6) The Turk is coming to town
Do you remember the Turk? No, we are not talking about Grandmaster Suat Atalik of Istanbul, but the famous chessplaying machine of the 18th century which is the subject of a recent book (THE TURK: The Life and Times of the Famous Eighteenth Century-Chess Playing Machine) by Tom Standage. He will be talking about "Thinking about Thinking Machines, 1769-2002" and signing copies of THE TURK in San Francisco on the following dates:* May 28 @ 7:00 PM: The Booksmith, 1644 Haight Street
* May 29 @ 12:30 PM: Stacey's Booksellers, 581 Market Street
For additional information about the book and/or Tom Standage, please visit www.theturkbook.com.
7) Bobby Fischer's newest innovation
The following piece appeared at the ChessBase web site (http://www.chessbase.com/newsdetail.asp?newsid=240) at the beginning of this month.
New Fischer moves
Although the reclusive ex-world champion Bobby Fischer has not played much chess in the last 30 years, he has introduced a number of important innovations into the game. After the Fischer Clock and Fischer Random Chess he is now proposing a further change, the "Fischer move." It was presented to FIDE and will come up for a vote at the Executive Council meeting in Dubai.
Bobby Fischer has already introduced two important innovations that have received a larger or smaller degree of acceptance by the chess community. First came the "Fischer clock," which adds a small time increment after every move, thereby alleviating the brutal time trouble some players tend to get into. Then came "Fischer Random Chess," which scrambles the position of the pieces at the beginning of the game. This is designed to eliminate the very extensive openings preparation that is encountered in top-level chess today.
Now Fischer has turned his sights on what he believes is an unbearable preponderance of tactics in chess. His declared intention is to return the game to its origins and not allow the strategic spirit to be destroyed by "cheapo shots constantly fired by younger players." To this end he has submitted a rule modification, which FIDE is currently considering and will present to the delegates at its next general council meeting during the Dubai Grand Prix.
Fischer's proposal adds one rule to section 4.1-4.7 ("The act of moving the pieces") in FIDE's "Laws of chess." The new article 4.8 states that: "After a player has registered a move by his opponent he may, as part of his next move, either execute a move in the form stipulated by the rules 4.1-4.7 given above; or instead he may execute the opponent's and his own previous moves in reverse order, replacing any captured pieces onto their original squares, and then execute an alternative move, in accordance with the rules 4.1-4.7 given above."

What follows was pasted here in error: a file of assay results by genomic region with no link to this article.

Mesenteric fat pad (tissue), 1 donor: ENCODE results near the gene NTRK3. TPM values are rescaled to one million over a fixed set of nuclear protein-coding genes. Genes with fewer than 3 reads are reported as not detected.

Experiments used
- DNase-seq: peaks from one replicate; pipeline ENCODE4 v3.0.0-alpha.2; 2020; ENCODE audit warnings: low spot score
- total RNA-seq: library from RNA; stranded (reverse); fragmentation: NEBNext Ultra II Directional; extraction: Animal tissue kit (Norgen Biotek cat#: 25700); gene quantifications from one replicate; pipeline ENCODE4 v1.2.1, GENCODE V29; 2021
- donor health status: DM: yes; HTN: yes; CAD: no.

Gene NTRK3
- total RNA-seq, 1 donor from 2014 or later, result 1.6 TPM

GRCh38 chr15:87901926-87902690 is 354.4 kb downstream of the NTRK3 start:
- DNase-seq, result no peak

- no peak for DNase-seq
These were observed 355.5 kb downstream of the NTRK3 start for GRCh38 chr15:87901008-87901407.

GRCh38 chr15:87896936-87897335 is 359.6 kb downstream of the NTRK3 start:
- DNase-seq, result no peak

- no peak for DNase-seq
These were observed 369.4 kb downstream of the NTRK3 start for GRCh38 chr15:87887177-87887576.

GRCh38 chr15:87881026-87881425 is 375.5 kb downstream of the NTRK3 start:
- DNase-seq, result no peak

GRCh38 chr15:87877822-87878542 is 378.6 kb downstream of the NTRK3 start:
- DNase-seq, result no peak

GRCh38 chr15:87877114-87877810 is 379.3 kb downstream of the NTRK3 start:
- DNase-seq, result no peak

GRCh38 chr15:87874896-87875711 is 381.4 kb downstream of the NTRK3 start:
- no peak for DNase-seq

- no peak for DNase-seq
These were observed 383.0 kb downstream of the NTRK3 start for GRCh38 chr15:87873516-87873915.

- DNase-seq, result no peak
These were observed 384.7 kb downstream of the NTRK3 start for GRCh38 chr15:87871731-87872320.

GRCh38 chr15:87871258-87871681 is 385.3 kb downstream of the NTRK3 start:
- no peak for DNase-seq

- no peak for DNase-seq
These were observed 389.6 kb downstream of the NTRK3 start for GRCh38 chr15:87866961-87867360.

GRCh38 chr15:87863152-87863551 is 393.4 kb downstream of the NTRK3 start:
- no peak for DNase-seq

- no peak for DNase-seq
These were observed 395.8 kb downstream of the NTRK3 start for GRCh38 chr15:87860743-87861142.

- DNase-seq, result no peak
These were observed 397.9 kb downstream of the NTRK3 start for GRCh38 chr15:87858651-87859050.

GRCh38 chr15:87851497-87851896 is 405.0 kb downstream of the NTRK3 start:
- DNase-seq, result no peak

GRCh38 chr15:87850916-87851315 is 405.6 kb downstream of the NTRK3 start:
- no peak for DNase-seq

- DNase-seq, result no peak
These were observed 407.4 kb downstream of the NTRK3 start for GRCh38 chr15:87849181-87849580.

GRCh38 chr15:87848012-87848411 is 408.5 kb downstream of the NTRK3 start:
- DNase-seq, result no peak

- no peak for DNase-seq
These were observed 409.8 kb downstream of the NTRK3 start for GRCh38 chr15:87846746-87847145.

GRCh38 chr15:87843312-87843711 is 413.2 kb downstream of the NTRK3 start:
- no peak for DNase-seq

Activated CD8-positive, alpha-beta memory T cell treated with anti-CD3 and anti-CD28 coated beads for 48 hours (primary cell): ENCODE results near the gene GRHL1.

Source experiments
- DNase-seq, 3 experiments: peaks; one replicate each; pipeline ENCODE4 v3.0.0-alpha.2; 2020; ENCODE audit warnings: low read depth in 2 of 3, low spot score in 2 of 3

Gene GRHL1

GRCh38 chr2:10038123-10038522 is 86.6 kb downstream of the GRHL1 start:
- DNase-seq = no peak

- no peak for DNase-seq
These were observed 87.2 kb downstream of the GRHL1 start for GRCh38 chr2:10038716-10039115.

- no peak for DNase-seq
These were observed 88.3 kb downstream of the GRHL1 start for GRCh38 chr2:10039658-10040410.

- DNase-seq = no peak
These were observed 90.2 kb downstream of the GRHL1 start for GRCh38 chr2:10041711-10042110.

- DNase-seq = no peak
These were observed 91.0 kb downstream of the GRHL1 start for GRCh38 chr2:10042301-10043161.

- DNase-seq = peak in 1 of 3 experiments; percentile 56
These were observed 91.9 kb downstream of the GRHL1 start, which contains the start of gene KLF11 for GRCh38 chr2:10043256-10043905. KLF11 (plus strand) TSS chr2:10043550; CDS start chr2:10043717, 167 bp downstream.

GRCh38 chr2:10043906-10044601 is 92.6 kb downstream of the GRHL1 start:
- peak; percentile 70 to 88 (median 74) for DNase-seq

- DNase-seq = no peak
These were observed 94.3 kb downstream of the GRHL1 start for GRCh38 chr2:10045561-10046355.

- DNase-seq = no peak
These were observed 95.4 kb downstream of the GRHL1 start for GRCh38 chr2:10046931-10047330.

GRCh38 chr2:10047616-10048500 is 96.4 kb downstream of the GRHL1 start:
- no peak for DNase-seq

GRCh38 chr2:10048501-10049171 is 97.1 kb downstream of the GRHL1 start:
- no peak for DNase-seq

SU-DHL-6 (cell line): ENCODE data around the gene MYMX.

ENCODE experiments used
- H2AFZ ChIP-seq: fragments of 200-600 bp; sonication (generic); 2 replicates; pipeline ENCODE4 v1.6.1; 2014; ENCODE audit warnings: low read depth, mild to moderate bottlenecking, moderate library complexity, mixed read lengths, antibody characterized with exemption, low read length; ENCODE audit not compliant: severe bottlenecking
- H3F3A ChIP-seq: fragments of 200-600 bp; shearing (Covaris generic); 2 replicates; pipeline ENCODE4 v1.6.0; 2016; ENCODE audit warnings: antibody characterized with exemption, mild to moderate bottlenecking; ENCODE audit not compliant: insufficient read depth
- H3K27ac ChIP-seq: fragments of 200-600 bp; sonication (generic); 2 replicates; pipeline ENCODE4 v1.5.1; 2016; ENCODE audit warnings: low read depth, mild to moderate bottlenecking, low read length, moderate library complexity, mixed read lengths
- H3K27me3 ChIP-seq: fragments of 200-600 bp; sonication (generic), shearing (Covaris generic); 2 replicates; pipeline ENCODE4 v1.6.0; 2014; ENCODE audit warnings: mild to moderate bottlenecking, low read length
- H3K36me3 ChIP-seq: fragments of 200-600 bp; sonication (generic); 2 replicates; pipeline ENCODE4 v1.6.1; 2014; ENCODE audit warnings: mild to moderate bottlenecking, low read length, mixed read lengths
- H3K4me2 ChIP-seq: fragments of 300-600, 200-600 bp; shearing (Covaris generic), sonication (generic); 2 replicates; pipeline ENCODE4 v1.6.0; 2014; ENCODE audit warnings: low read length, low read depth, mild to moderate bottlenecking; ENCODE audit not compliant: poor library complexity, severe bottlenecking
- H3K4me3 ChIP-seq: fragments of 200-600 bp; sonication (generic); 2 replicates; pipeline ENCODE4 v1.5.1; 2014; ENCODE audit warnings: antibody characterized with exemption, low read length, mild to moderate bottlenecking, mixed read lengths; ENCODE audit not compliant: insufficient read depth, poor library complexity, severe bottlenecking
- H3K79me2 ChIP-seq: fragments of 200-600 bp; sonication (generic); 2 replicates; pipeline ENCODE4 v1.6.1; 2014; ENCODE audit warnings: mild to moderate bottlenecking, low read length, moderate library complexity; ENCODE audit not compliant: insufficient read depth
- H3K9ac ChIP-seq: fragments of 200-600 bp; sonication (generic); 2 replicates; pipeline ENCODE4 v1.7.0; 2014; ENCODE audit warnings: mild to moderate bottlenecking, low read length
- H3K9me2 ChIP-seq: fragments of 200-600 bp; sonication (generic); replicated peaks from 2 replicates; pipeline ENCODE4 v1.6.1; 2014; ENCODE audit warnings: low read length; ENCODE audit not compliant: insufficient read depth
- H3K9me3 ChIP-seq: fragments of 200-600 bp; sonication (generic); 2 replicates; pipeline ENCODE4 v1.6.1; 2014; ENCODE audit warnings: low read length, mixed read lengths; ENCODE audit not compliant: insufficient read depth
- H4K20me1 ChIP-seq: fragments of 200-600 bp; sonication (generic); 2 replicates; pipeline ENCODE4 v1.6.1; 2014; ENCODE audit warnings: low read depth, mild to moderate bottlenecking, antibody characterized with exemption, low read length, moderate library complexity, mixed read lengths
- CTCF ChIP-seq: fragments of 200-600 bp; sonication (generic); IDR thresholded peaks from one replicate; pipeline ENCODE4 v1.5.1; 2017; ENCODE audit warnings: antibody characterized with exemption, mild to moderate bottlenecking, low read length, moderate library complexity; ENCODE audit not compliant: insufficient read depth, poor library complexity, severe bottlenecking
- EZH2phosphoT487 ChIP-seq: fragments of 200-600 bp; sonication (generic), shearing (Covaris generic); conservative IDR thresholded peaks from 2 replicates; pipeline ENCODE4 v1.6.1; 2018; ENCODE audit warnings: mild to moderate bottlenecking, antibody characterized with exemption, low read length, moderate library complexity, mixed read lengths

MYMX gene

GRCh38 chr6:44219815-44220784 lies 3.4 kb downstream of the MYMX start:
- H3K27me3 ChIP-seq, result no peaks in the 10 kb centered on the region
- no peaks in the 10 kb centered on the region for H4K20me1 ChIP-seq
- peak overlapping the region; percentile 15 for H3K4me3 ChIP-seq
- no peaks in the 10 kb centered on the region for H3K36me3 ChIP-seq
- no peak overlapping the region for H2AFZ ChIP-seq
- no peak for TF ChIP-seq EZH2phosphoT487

The new "Fischer move" (which is also referred to as a "retractor") does not change the original flavour of the game in fact many believe it actually reflects it more completely than the rules practised in tournaments today. The new rule has been extensively tested in informal play, where the advantages of the system are immediately obvious. Games are no longer decided by simple tactical strokes, the outcome depends much more on a painstaking exploratory strategy of "trial and error." The only disadvantage is that games may sometimes last a little longer, especially when a number of Fischer moves are executed.
The new Fischer move rule also provides an interesting solution to the problem of chess playing computers, which are the sharpest tactical entities on the planet. Our own experiments have shown that players who were scoring zero points against the 2750-rated Fritz program were actually winning some of their games when allowed to make extensive use of retractor moves.
Fide has stressed that a decision in Dubai to adopt the Fischer move rule would not mean that it would be immediately implemented in all tournaments organised or sanctioned by the world chess organisation. "We anticipate that it will take a number of years before the new rule is universally accepted," said a ranking Fide official. "Until then both forms of chess can coexist."
Many players are very enthusiastic about Fischer move games. "Retractor games remove the unnecessary tension of ruining your game with stupid blunders," said one leading grandmaster. "I can be much more daring in my choice of moves." But Judit Polgar, the world's strongest female player, disagrees. "I have my doubts about this new rule, maybe because I am not very good at it. I lost an retractor game in an important tournament once."
I would say this is a pretty good April Fools Joke!
8) MI Chess History
We tend to think of Chess Life and USCF ratings as having been around forever but in fact both only go back around 50 years or so. Chess Life started as a newspaper in 1946 and didn't adopt a magazine format until around 1960. The rating system started in the early 1950s, but was so slow, that many area around the country developed there own regional rankings. Some of these hung around for a long time with Northwest Ratings only disappearing in the 1980s!
Here are the top Bay Area players as of May 1, 1951, on the Northern California Chess Ratings system.
Charles Bagby, Leslie Boyette, Carroll Capps, Neil Falconer, J.B. Gee, Henry Gross, Wade Hendricks, W.G. McClain, Vladimir "Walter" Pafnutieff, Earl Pruner and H.J. Ralston
9) Upcoming Events
Mechanics' Institute Events:
2nd Imre Konig Memorial Saturday, April 13th
Rounds: 10am, 12pm, 2pm, 4pm, 6pm.
The Walter Lovegrove Senior Open April 27th -28th, 2002
CalChess San Mateo Swiss
Four USCF-rated games for $20! No cash prizes, an inexpensive weekend Swiss!
Support your state organization! Any profit from this event will benefit